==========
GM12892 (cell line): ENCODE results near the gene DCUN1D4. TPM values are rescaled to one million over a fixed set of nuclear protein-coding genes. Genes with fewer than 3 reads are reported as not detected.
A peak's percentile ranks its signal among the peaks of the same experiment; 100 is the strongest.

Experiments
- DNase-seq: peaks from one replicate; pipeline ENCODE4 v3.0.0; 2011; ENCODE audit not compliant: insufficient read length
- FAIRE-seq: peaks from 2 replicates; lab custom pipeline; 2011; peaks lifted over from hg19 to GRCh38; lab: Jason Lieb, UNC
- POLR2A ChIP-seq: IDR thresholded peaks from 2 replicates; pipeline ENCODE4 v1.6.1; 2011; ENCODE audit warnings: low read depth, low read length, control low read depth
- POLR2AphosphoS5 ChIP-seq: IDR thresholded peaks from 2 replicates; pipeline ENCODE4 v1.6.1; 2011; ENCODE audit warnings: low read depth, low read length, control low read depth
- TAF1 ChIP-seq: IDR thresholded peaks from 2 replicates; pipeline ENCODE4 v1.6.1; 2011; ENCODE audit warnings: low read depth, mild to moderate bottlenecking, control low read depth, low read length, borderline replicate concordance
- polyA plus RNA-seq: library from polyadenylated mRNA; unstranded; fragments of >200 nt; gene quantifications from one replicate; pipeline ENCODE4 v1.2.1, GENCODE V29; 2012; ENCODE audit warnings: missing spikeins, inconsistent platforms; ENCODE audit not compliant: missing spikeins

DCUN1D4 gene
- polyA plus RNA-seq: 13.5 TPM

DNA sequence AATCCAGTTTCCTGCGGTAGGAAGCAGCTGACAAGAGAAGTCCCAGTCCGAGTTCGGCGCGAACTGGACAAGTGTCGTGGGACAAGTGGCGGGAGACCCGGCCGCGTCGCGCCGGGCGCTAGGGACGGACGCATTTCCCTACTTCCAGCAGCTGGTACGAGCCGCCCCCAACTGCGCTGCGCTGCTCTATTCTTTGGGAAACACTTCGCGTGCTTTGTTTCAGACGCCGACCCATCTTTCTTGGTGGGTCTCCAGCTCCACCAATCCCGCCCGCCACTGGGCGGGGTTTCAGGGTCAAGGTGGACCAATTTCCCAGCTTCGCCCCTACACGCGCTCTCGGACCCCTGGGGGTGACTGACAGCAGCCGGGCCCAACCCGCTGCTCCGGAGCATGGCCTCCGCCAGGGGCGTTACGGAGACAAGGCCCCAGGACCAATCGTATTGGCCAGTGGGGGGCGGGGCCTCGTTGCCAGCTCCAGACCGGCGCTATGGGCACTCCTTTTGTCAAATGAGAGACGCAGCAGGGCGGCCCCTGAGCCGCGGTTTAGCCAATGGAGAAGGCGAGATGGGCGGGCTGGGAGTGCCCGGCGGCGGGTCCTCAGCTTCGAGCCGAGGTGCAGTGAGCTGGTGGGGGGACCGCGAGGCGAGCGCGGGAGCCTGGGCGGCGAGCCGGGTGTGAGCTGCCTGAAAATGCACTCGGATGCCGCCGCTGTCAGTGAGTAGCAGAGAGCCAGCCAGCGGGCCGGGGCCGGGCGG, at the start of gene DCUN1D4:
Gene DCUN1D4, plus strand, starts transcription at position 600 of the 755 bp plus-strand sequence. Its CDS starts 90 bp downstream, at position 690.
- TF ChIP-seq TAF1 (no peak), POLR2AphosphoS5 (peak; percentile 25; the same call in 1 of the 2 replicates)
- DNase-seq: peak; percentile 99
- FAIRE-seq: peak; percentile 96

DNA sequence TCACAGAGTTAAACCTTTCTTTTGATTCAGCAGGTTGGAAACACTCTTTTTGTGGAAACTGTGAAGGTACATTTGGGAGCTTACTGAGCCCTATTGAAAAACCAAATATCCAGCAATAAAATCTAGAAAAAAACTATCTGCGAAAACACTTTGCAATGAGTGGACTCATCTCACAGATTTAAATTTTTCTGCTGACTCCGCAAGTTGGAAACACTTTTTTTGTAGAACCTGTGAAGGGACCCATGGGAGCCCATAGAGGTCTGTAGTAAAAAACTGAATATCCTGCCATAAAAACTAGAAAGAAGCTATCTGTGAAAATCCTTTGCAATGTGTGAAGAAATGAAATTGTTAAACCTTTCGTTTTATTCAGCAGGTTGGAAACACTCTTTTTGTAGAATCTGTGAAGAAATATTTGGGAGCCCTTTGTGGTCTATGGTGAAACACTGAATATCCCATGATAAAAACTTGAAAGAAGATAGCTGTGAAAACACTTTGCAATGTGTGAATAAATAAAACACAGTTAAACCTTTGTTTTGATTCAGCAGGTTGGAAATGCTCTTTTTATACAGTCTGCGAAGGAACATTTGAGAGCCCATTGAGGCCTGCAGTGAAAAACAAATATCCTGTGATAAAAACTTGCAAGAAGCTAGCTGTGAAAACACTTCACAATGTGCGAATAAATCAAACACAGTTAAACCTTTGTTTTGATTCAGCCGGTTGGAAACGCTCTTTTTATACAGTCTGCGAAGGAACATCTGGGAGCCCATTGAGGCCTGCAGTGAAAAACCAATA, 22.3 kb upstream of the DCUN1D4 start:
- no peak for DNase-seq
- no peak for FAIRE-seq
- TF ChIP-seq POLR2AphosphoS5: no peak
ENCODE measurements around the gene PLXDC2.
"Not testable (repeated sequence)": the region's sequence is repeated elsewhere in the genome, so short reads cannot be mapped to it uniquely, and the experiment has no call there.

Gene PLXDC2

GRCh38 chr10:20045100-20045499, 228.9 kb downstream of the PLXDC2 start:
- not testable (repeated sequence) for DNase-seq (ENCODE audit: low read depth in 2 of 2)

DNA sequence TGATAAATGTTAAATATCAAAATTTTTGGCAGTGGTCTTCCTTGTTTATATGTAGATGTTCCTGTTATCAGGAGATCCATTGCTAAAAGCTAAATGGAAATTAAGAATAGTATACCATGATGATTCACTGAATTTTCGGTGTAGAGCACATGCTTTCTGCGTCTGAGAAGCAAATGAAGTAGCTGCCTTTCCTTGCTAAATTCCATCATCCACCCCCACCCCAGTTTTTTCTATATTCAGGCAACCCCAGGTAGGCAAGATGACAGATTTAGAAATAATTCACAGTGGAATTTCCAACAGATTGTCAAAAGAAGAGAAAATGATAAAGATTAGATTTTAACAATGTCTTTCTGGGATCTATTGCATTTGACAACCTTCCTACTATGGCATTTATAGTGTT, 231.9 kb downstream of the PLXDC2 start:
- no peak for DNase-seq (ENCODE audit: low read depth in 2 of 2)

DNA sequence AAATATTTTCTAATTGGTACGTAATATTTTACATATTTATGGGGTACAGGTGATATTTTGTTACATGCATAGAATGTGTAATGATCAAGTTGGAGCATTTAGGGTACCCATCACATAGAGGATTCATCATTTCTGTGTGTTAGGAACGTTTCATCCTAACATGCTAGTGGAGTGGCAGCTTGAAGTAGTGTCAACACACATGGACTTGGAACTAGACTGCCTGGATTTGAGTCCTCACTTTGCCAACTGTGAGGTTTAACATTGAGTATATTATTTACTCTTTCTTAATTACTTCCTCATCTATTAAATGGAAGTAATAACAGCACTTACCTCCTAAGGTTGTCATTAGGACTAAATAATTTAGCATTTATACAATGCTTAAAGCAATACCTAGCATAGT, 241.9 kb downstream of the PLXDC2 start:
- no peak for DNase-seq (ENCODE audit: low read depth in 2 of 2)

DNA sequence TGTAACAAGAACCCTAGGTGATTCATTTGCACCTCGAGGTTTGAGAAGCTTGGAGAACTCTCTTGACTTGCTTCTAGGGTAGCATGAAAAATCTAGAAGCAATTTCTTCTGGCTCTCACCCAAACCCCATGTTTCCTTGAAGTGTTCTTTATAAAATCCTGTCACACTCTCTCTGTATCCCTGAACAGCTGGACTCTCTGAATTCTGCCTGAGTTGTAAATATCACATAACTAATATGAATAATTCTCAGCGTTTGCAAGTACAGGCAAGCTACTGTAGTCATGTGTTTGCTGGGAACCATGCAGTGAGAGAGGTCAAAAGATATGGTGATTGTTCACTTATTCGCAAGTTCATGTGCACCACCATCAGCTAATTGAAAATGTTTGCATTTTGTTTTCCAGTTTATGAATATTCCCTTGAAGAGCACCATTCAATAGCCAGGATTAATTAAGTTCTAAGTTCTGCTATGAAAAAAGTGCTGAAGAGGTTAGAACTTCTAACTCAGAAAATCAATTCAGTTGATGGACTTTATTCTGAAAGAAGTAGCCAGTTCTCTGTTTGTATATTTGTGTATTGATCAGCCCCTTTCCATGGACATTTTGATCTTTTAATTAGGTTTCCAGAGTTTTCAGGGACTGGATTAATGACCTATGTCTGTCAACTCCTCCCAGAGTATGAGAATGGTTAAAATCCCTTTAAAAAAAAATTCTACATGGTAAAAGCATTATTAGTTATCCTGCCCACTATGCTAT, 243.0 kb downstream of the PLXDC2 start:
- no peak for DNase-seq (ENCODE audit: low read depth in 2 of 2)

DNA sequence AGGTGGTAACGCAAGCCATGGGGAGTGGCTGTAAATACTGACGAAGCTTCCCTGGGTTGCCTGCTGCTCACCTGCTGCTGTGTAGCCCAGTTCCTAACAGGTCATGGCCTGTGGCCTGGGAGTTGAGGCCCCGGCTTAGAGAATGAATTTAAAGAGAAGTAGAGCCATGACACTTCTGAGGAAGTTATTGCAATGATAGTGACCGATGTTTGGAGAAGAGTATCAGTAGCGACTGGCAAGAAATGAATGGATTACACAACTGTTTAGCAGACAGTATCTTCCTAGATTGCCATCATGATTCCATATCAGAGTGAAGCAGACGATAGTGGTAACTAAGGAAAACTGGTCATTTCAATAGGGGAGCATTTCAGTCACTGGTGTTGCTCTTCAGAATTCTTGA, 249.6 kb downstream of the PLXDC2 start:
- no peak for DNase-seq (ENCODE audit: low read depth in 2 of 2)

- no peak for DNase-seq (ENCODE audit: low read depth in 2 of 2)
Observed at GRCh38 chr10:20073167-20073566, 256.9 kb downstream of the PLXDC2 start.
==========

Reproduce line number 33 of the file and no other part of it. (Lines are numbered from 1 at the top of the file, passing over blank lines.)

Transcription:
- no peak for DNase-seq (ENCODE audit: low read depth in 2 of 2)